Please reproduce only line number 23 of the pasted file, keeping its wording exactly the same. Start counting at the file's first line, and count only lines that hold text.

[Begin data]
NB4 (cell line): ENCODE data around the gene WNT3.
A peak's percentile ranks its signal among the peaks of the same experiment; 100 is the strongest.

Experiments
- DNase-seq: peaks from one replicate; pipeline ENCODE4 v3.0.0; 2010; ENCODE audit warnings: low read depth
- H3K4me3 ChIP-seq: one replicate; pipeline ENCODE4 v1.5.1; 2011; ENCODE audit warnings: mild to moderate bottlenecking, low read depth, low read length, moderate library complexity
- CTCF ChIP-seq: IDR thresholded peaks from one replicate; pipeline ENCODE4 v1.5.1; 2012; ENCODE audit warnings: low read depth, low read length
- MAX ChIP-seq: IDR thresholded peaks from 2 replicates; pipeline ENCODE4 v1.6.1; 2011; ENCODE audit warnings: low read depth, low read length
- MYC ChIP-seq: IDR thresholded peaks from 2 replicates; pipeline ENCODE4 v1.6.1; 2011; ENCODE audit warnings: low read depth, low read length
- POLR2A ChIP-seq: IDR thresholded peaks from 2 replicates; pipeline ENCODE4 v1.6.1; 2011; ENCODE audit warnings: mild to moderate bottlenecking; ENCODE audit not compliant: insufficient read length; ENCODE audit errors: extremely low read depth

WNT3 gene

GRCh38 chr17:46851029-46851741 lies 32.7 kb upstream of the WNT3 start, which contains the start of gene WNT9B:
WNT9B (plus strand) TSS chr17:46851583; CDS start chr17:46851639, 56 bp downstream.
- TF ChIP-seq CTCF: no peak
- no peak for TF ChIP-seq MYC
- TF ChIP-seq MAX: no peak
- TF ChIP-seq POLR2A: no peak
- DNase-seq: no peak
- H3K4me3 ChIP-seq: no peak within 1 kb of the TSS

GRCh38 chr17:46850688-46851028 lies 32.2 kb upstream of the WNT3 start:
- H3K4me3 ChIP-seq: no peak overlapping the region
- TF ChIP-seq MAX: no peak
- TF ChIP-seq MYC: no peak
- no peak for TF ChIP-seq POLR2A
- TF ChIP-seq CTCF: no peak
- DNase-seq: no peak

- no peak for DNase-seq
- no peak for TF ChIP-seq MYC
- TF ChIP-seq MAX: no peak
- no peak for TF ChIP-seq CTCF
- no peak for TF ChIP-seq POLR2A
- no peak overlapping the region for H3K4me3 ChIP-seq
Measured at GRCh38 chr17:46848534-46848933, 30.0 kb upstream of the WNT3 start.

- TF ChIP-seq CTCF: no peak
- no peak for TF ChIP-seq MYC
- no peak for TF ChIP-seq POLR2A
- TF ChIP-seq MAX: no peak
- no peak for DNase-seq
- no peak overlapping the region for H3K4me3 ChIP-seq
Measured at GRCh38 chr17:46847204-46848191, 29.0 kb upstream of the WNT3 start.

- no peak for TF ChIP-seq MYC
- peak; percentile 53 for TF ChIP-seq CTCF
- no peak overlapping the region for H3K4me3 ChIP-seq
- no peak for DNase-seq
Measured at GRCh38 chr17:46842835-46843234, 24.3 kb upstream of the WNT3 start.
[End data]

- no peak for TF ChIP-seq POLR2A